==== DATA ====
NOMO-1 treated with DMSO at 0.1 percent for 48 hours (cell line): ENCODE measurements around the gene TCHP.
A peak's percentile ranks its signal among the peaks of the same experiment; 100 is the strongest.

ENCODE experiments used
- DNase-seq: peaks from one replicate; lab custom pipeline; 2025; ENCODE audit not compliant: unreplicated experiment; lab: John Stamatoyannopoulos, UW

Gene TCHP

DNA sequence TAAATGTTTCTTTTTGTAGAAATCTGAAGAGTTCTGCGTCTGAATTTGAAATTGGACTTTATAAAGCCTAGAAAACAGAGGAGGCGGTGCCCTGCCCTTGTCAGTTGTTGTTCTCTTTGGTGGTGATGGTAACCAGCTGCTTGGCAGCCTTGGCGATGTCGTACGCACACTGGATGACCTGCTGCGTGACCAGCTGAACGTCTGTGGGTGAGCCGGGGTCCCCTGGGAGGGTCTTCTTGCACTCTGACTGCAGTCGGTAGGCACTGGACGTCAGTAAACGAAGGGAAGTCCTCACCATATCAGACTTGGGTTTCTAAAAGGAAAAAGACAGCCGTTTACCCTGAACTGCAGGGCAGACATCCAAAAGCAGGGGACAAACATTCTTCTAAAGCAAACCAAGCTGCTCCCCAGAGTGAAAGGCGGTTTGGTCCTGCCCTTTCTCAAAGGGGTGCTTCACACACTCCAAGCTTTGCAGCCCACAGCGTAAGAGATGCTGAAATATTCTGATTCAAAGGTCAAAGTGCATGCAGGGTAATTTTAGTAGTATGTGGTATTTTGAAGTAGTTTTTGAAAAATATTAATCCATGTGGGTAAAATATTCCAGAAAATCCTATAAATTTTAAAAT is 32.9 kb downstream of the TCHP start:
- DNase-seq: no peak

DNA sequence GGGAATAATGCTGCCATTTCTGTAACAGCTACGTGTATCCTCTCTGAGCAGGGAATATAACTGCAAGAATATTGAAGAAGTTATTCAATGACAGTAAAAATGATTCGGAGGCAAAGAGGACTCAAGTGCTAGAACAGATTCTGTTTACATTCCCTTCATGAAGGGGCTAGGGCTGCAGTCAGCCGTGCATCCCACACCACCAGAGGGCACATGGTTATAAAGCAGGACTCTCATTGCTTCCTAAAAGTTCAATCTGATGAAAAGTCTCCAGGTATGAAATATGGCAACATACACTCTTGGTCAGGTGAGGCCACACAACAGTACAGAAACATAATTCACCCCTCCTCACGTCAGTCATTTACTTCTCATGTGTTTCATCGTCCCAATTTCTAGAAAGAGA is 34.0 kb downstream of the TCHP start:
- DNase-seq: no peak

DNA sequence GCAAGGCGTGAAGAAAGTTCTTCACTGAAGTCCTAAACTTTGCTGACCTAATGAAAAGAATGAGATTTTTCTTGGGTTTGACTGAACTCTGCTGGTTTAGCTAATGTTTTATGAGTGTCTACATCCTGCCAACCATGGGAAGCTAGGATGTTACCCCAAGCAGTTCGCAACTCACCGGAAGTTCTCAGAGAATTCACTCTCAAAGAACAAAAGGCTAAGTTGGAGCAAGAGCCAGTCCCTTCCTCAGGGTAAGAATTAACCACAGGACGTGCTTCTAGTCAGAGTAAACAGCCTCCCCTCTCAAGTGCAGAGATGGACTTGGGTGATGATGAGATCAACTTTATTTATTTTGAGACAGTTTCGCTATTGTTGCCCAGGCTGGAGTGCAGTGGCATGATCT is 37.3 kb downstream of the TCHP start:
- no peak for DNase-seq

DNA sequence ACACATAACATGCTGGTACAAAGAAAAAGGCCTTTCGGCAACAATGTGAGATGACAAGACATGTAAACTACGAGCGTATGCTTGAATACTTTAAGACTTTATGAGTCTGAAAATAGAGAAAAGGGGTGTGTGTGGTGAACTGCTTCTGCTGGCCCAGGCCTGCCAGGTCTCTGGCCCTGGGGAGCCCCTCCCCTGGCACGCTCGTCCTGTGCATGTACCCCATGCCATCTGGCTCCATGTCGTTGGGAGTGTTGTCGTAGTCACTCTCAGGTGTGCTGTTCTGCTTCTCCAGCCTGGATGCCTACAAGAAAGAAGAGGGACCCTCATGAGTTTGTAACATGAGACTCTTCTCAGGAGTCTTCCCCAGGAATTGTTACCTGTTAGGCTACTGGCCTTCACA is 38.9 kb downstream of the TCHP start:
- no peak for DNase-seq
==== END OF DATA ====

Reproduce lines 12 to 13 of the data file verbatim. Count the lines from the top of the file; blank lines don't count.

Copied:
DNA sequence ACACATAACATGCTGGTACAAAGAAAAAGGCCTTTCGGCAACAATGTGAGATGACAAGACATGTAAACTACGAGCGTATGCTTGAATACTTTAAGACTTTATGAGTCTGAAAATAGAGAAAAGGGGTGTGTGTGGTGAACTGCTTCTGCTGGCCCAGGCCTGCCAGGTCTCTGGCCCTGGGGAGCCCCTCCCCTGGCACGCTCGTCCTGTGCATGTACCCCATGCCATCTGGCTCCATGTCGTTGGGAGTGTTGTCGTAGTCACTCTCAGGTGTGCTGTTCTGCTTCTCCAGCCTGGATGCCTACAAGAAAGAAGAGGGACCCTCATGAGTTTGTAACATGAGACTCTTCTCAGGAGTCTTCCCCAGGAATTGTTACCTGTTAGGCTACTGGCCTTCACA is 38.9 kb downstream of the TCHP start:
- no peak for DNase-seq